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@ragav ragav commented Sep 20, 2018

We run a high traffic app that's split between 1.8.7 and 2.3.1 with an nginx front that routes to one or the other for specific routes. We are slowly migrating this app away from 1.8.7 route by route and we'll probably be fully out of 1.8.7 land in 12 months. We could probably just lock the passenger version down but that wouldn't be ideal. It would be nice to get a clear timeline on when you plan to drop support.

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@bigtunacan bigtunacan commented Sep 20, 2018

I would think that some level of support in Passenger should continue at least for products that are not considered EOL (For example RHEL 6.10 which will still be supported for about 2 years). The biggest concern at an enterprise level for these things is on the security aspect. So a mixed approach would probably be okay as well; so for example you could continue development on Passenger and no longer support what you see as "legacy" systems, but could continue to provide security patches to the older version(s) of Passenger for these legacy systems that are not yet EOL.

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@rbq rbq commented Sep 21, 2018

I'm actually surprised that Ruby 1.8 is still fully supported in recent Passenger releases. But well, still offers commercial support for Rails 2.3 on 1.8.7, so I guess there are (enterprise) customers out there who just can't upgrade/rewrite and are willing to pay? Maybe you can turn long-term support into a commercial (security-fixes only) offering? And—if that turns out to be a viable solution—hand out free licenses to non-profits, open-source projects, …?

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@r-a-c r-a-c commented Sep 21, 2018


I know, old users, old apps, old OS, a pain in the ass. But they are in fact still in use. A lot of users use your software in centos6 related OSs for example. You are dropping those users, not that OS. Centos6 dies this next year for example. I would wait until those OS are dead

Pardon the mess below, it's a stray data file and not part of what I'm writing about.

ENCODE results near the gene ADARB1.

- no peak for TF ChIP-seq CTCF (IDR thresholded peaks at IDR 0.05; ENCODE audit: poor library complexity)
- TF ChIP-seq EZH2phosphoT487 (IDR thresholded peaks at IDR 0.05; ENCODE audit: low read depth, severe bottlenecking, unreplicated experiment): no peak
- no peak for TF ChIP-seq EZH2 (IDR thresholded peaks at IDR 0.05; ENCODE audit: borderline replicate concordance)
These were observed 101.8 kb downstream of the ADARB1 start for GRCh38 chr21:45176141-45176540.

This is the reason why a lot of projects have a supported 'legacy' version for old OSs.

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@voxik voxik commented Sep 21, 2018

Just FTR, Ruby 1.8.7 on RHEL6 is supported by Red Hat as long as RHEL6 is supported, so if there is vulnerability discovered, it should be fixed.

And FTR, although RHEL6 might look old, as far as I know, there are probably still more users of RHEL6 then users of RHEL7.

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@brandondrew brandondrew commented Sep 22, 2018

My opinion is: please don't waste your time supporting languages and distributions that are dead.

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@jamesbrooks jamesbrooks commented Oct 3, 2018

Drop it. 1.8 was EOL'd a while back now, there's no reason you should reasonably keep supporting it.

There are still one or two internal apps I have running with Passenger+1.8 and I'm happy enough to not update Passenger in those cases, that's on me.

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@brandondrew brandondrew commented Oct 3, 2018

Enterprises that are using ancient versions of Ruby on really old distros can surely stand to use slightly old versions of Passenger. If they are not given any incentive to upgrade, they never will. There is no reason the rest of the world should have to be affected by companies that are unwilling to allocate any time toward upgrading.

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@thbar thbar commented Oct 3, 2018

I'll add that for enterprise clients of mine, in the last 5 years they have become more aware of the risk associated with using EOL software. Seeing that something is going to be unsupported or has been for 2 or 3 years definitely help when you want to incentive a decision-making process.

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@ericfranz ericfranz commented Oct 5, 2018

Older versions of Passenger will continue to be available for download. If you need to use older operating systems or older Ruby versions, then you still have the option to use an older Passenger version.

If you do drop support for RHEL6 in Passenger v6, will you still provide the ability to install the latest v5 via rpm i.e. (and thus have other rpms depend on this)? How long will this be available?

Our NSF funded project uses Passenger as part of its proxy stack to provide web interfaces to HPC centers and currently we support installing it on RHEL6/CentOS6 and RHEL7/CentOS7. Across the US our rpms have been installed at over 50 institutions for evaluation or production purposes. About 10% have older systems that are stuck with REHL6/CentOS6. By having access to v5 rpms we can continue to support a version of OnDemand for RHEL6/CentOS6 even after Passenger v6 is released.

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@ericfranz ericfranz commented Jan 9, 2019

Just following up on this: says:

Our policy is to support all Red Hat and CentOS releases that still receive full updates by their vendors. The earliest Red Hat and CentOS version we support is version 6.

So to clarify, does that mean the decision for Passenger 6 is to continue to support CentOS6/RHEL6 till CentOS6/RHEL6 till end of life?

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@FooBarWidget FooBarWidget commented Jan 10, 2019

No decision has yet been made on whether we actually drop CentOS/RHEL 6 support. So until further notice, the policy is still to support CentOS/RHEL 6 until end of life.